The witness admitted that Imran Khan is an acquaintance. He said that he knew him as businessman, who has a number of entities–vehicle, spare parts dealership and mining operations among them.
Asked by attorney Christopher Ram, the Commissioner recalled that when he first met Imran Khan in 2004, he was already a licensed firearm holder. He said however that he was never a friend of Nizam Khan.
Questioned further about his acquaintance with Khan by Attorney James Bond, the Police Commissioner said he had approved an upgrade of his licensed firearm from a .45 pistol to 9 mm pistol due to the fact that his business required better security.
Responding to questions by Attorney Selwyn Pieters, the witness said given the nature of the investigations a report on the status was forwarded to the National Security Council.
He said however that he saw no need to review the file presented to him before sending it to the Council
“My job is not to investigate. My job is to ensure that proper investigations are done,”
“How can you ensure that proper investigations are done if you don’t review the file?” Pieters asked
“I monitor, I give advice. I know that in this particular matter they were almost every day in contact with the Police Legal Adviser who is a Retired Appeal Court judge,” he said.
Pieters who is representing the interest of HGPTV Nightly News reporter, Travis Chase, then asked the Commissioner of Police whether he knew that Chase viewed the police as not handling the matter with sufficient alacrity and that he saw it as an act of covering up the investigations.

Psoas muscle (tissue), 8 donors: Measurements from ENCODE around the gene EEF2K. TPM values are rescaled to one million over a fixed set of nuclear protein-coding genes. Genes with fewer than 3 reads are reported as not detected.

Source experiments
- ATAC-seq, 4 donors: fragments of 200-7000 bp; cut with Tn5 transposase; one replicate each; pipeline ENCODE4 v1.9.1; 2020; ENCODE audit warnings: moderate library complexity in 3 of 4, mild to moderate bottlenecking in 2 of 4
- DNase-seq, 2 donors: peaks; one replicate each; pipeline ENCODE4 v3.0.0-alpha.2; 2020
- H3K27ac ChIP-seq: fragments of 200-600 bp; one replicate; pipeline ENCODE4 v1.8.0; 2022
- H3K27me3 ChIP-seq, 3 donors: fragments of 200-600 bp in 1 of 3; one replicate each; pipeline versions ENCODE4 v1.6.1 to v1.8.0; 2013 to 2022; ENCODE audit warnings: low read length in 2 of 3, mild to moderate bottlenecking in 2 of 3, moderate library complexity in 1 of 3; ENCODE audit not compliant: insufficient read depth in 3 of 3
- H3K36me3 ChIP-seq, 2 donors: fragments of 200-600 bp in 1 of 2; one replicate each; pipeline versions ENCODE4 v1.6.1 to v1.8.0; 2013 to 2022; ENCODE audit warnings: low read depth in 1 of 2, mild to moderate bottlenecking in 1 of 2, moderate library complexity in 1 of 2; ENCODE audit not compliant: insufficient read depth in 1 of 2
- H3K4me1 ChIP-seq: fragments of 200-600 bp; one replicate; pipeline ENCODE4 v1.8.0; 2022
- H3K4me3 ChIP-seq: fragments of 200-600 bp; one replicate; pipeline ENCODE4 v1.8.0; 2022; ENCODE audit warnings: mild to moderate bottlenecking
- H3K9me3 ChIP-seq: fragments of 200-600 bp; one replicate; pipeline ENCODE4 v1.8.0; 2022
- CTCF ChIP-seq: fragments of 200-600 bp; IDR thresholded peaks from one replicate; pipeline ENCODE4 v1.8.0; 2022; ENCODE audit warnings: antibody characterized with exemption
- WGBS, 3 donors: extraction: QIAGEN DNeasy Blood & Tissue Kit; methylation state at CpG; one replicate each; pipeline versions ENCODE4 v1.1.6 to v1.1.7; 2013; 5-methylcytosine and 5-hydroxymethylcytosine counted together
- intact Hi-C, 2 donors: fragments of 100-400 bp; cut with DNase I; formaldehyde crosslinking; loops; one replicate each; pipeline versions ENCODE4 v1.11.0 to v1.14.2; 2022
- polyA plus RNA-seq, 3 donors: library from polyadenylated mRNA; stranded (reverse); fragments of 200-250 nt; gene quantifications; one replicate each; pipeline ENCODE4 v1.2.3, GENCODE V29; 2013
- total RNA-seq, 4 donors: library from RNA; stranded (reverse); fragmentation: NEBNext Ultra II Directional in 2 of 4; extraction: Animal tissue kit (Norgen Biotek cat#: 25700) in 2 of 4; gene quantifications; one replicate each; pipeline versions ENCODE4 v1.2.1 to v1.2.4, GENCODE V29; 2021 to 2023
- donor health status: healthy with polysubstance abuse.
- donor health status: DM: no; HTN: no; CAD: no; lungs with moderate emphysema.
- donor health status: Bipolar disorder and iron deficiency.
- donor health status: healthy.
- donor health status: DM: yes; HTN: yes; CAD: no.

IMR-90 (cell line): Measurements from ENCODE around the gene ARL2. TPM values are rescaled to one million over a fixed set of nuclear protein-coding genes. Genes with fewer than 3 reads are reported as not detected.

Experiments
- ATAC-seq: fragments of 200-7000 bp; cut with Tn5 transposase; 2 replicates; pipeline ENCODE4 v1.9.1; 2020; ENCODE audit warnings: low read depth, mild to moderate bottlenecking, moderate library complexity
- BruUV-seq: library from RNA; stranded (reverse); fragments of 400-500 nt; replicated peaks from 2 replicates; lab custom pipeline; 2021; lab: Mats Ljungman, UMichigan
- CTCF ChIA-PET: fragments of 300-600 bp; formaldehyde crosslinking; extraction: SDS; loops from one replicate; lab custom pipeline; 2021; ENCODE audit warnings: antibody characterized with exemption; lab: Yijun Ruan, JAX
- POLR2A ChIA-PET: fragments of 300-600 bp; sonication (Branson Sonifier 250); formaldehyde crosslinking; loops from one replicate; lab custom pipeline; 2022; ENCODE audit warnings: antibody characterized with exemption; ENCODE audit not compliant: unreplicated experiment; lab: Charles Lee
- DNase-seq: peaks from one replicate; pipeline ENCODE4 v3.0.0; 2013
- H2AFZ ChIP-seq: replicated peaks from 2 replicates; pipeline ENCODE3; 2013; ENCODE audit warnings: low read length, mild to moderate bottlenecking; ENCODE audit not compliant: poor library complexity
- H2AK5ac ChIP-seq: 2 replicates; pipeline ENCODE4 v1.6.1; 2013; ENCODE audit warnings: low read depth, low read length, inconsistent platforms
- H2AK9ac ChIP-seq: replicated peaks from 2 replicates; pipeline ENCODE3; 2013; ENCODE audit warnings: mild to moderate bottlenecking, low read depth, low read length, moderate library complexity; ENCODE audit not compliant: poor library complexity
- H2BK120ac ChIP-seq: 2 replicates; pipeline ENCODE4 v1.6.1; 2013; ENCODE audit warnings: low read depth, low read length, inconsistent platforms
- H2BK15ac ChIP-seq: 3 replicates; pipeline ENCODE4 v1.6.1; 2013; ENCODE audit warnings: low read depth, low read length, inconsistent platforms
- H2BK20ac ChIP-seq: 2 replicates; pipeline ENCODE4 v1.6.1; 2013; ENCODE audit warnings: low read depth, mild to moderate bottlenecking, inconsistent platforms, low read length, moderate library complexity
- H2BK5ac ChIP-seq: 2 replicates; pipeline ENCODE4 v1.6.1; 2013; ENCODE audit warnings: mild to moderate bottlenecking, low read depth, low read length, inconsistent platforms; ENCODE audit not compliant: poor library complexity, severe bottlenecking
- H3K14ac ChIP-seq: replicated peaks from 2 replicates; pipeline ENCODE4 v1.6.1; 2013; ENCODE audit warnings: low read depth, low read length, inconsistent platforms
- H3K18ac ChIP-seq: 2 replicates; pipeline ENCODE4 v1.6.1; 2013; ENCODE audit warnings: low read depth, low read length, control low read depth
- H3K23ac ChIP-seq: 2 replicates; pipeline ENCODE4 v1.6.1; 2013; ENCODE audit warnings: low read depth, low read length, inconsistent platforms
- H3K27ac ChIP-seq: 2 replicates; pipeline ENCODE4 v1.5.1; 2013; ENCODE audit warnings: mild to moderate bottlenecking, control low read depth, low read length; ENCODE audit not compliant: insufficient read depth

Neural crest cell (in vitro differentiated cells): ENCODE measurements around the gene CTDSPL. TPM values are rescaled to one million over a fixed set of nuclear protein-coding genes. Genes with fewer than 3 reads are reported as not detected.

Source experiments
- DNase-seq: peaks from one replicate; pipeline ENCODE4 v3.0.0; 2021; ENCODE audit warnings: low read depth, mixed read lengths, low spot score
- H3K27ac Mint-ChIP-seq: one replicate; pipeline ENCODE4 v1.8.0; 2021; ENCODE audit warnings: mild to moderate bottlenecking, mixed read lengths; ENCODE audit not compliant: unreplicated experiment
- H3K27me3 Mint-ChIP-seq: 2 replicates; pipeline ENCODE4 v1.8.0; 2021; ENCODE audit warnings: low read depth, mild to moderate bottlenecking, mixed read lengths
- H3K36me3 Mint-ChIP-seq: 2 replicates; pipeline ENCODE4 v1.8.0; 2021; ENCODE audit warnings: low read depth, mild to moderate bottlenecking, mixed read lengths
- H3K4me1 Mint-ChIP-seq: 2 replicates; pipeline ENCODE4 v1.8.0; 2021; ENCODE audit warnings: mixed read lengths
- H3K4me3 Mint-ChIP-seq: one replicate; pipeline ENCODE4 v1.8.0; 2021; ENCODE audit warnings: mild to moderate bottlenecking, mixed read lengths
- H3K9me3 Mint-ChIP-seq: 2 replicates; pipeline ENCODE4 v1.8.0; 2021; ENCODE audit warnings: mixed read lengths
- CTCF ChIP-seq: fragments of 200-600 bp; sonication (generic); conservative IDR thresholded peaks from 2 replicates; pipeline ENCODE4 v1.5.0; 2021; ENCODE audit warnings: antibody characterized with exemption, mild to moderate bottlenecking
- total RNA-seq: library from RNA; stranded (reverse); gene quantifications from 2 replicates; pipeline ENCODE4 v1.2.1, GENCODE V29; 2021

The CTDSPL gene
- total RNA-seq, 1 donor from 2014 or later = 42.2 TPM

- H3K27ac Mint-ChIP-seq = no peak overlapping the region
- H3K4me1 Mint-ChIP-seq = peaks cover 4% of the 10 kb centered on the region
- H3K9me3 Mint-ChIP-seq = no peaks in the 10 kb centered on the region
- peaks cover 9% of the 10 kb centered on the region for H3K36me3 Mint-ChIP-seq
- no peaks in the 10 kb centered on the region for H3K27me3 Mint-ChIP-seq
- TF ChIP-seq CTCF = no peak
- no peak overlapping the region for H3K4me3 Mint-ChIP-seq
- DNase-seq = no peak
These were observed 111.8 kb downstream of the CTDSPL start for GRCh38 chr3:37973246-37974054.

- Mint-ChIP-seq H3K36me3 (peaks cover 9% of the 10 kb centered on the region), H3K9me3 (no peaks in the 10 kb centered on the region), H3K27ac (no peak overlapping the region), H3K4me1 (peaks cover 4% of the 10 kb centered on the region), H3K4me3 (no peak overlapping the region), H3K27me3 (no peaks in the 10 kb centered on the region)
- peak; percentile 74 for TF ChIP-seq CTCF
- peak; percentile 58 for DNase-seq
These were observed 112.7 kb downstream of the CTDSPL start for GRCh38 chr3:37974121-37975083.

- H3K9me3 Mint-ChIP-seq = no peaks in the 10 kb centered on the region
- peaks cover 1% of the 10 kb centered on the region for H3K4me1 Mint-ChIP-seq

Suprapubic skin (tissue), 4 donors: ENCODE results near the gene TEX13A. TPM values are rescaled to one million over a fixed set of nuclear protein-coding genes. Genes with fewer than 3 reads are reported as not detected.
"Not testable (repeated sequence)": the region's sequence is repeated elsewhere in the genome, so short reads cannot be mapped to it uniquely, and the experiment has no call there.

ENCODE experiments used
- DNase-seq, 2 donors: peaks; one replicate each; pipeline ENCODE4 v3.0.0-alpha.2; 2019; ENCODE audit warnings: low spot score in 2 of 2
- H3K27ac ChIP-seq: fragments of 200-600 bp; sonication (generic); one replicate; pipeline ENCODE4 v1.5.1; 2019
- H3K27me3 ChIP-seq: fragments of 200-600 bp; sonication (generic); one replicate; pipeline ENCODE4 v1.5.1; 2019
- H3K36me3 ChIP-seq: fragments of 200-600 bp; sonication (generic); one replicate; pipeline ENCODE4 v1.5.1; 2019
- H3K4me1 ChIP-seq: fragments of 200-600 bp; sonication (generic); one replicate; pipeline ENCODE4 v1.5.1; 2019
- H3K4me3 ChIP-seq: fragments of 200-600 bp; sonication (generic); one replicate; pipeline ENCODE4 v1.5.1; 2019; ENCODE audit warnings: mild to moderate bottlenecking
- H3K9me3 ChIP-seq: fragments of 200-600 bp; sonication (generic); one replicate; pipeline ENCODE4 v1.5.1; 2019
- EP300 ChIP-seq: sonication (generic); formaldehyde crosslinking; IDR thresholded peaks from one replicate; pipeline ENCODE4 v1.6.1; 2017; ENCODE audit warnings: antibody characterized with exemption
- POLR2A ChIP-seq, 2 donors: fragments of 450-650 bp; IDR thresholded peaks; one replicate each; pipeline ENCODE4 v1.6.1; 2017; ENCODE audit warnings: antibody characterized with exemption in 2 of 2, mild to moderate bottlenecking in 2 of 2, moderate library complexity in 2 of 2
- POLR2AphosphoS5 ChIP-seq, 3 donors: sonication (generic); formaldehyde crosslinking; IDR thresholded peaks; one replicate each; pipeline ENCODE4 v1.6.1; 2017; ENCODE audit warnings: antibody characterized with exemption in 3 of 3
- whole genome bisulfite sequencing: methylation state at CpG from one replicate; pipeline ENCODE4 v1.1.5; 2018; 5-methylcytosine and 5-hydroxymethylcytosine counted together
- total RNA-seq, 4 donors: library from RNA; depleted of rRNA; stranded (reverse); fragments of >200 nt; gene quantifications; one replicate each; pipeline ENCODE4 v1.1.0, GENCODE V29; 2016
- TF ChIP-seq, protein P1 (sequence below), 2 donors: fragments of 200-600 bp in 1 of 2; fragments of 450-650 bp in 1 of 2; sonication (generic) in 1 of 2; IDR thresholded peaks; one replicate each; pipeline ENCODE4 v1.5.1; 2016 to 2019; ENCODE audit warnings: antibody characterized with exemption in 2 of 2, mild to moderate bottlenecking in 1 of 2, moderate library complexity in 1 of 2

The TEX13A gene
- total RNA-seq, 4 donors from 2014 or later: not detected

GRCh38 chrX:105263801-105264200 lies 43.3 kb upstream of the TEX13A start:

“Do you think that efforts were made to compromise the integrity of the investigations by members of the Guyana Police Force?” asked Pieters
“Not at all; I think that a proper investigation was done in the matter,”
Questioned about his records of investigations, Persaud said that he only takes notes when necessary.
“And you did not find it necessary to take notes in an investigation into a plot to assassinate the President?
“I am going to suggest to you that it was neglect of duty for you not to take notes on an important issue such as this.”
But Persaud totally denied the suggestion. He maintained that the investigations were properly conducted.
“We had very competent officers dealing with it.”
Commissioner Persaud said that the matter was brought to his attention by Senior Superintendent of Police, Wendell Blanhum.
He said that he later received a call from Imran Khan in connection with the matter. He said the businessman had filed a complaint that police had turned up at his brother’s premises to search it without a warrant.
Meanwhile, Nizam Khan, the businessman at the centre of the plot, denied offering Gillard $7 million to kill President Granger. The businessman, of Diamond East Bank Demerara, took the stand at the COI yesterday.
He related to the commission that he and Gillard were neighbours but their relationship was strained because Gillard had robbed him of some $1.8 million.
Khan said that Gillard had accused him of having an affair with his wife and even supplied the police with false information. Gillard had accused him of stealing radio sets and threatening to shoot him.
The man said that although he owned a gun, it was .32 Taurus pistol, which he had never used or thought of using.